7 November 2022
With the support of volunteers, staff and the MEIT Board, this year’s Kootuku Rerenga Tahi award is awarded to Sue Reid.
A Kootuku's (white heron) visit is both rare and very special. This award honours a rare and special person who has provided longstanding exceptional volunteering service to MEIT. Sue also demonstrates values important to MEIT.
As a volunteer tour guide since 2002, Sue has taken numerous people and groups through the Southern Enclosure and Tautari Wetlands, introducing them to the project, to plants and she is particularly good at locating and identifying birds. Sue delights with her stories and those fascinating titbits of information she has accumulated that make her tour experiences so rich.
Sue was a Foundation member of the Maungatautari Education Committee (2002-2012) and has delivered exceptional learning experiences to all ages, from primary school groups through to tertiary groups, community groups and international groups. She always supports trialling of new activities and initiatives and generously supports the education team with her knowledge and teaching experience. Sue has provided inspirational learning experiences and created special memories and connections to our unique environment for thousands of students, parents and teachers over the years.
As well as nurturing people, Sue has cared for our wildlife. She leads the aviary team and regularly contributes as a member preparing sugar water for Hihi and Kākā and has organised teams to care for injured birds through their rehabilitation until re-released. She has participated in translocation work with Kiwi, Pitoitoi, Hihi and Titipounamu. Sue has also been involved in monitoring and surveying of these birds as well as Kōkako and Takahē.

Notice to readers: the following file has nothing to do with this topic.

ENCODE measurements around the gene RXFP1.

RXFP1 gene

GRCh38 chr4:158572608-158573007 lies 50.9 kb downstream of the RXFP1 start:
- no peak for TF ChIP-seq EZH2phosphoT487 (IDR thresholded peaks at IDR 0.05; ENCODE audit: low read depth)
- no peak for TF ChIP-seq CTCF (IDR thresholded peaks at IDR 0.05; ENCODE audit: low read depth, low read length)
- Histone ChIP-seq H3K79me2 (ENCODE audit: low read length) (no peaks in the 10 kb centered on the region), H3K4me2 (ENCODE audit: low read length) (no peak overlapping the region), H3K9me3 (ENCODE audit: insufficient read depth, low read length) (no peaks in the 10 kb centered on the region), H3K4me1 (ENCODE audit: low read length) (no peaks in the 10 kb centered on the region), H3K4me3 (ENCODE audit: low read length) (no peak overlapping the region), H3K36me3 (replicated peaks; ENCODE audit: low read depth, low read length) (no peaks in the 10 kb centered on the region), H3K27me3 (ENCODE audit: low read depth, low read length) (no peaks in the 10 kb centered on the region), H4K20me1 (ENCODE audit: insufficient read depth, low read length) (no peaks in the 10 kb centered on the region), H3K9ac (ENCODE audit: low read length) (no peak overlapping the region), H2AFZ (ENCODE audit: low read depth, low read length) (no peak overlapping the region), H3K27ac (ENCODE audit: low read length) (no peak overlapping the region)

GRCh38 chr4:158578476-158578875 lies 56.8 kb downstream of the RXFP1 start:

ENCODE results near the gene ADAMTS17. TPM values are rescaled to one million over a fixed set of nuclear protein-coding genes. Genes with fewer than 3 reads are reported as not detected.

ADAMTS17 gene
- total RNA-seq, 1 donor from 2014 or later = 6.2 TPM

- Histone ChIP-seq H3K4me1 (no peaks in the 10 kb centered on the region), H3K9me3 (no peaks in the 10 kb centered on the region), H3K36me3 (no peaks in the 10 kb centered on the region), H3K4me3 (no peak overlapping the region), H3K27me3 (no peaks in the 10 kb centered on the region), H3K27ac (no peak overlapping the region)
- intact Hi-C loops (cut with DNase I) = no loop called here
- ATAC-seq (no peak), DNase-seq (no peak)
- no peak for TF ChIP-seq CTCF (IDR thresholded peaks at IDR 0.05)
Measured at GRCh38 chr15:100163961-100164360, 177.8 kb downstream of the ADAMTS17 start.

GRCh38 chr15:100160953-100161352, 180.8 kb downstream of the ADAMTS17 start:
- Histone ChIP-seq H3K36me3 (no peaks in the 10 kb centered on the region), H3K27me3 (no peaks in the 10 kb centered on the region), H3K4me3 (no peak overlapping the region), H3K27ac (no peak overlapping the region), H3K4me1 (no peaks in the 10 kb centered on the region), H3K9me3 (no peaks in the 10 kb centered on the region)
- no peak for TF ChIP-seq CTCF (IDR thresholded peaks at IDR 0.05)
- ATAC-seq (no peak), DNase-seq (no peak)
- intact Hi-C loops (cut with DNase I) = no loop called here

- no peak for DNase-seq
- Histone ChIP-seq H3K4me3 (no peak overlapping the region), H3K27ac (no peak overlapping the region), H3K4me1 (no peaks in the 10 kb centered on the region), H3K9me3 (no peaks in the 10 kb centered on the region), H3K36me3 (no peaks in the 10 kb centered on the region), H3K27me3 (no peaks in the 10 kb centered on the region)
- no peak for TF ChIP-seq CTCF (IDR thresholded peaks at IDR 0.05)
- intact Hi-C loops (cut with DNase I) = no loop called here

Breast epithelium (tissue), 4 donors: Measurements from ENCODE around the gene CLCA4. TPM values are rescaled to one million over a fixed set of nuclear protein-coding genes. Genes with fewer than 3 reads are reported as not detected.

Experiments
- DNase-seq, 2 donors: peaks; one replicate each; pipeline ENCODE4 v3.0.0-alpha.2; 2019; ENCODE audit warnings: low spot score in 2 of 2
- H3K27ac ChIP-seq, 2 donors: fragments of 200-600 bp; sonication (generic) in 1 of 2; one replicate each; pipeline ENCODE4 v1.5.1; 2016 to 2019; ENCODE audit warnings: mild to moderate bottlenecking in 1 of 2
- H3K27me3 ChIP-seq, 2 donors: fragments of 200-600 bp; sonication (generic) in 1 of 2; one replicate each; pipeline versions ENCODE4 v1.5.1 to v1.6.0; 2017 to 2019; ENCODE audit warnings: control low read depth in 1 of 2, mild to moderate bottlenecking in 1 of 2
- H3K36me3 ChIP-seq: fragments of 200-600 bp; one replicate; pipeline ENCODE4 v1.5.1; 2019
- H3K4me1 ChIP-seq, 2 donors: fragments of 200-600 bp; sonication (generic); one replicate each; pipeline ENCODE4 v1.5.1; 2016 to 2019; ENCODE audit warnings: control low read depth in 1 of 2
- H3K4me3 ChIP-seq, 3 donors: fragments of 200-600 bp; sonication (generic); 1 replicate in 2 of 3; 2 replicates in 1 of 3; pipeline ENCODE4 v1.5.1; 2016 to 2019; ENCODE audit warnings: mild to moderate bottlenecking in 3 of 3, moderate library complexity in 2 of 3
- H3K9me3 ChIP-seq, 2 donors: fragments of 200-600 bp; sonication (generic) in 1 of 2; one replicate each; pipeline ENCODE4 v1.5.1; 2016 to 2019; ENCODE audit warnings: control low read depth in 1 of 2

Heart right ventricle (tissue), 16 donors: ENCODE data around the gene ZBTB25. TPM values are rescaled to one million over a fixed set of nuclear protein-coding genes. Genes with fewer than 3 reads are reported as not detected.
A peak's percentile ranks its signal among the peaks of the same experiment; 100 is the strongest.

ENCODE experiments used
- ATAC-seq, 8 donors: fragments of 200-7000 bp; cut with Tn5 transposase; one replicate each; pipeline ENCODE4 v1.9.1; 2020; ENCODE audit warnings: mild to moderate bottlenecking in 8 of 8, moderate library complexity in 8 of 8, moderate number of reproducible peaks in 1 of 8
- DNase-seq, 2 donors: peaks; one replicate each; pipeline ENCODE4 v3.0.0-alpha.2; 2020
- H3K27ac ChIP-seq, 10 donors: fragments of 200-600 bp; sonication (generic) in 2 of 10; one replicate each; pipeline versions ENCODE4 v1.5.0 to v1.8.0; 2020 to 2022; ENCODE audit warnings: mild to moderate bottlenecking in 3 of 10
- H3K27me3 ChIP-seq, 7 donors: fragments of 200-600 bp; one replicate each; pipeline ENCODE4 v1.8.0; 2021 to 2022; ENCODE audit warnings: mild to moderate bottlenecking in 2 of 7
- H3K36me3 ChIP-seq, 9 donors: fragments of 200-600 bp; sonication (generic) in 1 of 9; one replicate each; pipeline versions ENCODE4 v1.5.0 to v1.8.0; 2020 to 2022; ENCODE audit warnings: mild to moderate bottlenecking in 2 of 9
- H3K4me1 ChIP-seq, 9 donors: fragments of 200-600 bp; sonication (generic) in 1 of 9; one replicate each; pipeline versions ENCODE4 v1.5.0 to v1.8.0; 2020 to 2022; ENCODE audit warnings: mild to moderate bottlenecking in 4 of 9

Sue was a key person in organising and delivering on the idea for thousands of local school children to hold hands surrounding the newly fenced Northern enclosure. Together, their hands were lowered to signify the fence taking on the responsibility of protecting the maunga. In recent years, students now in their 20s have visited and recalled fondly, the memory of being part of that huge and significant event in the story of the Maungatautari project.
Over many years Sue has mentored staff and volunteers. Sue is our wise woman who offers a practical perspective and is unafraid to embrace change. Her flexibility, talents, and willingness to step into the gap is invaluable to the project.
Sue has contributed to the project through her boundless enthusiasm, positive encouragement, experience, and knowledge sharing. She has regularly volunteered much of her time in support of MEIT, week to week, year on year. And in this, we must also recognise Ashley, her husband, who has supported her and the maunga in his own attentive way.
Sue Reid is an inspiration to us all with her seemingly tireless energy and her kindnesses.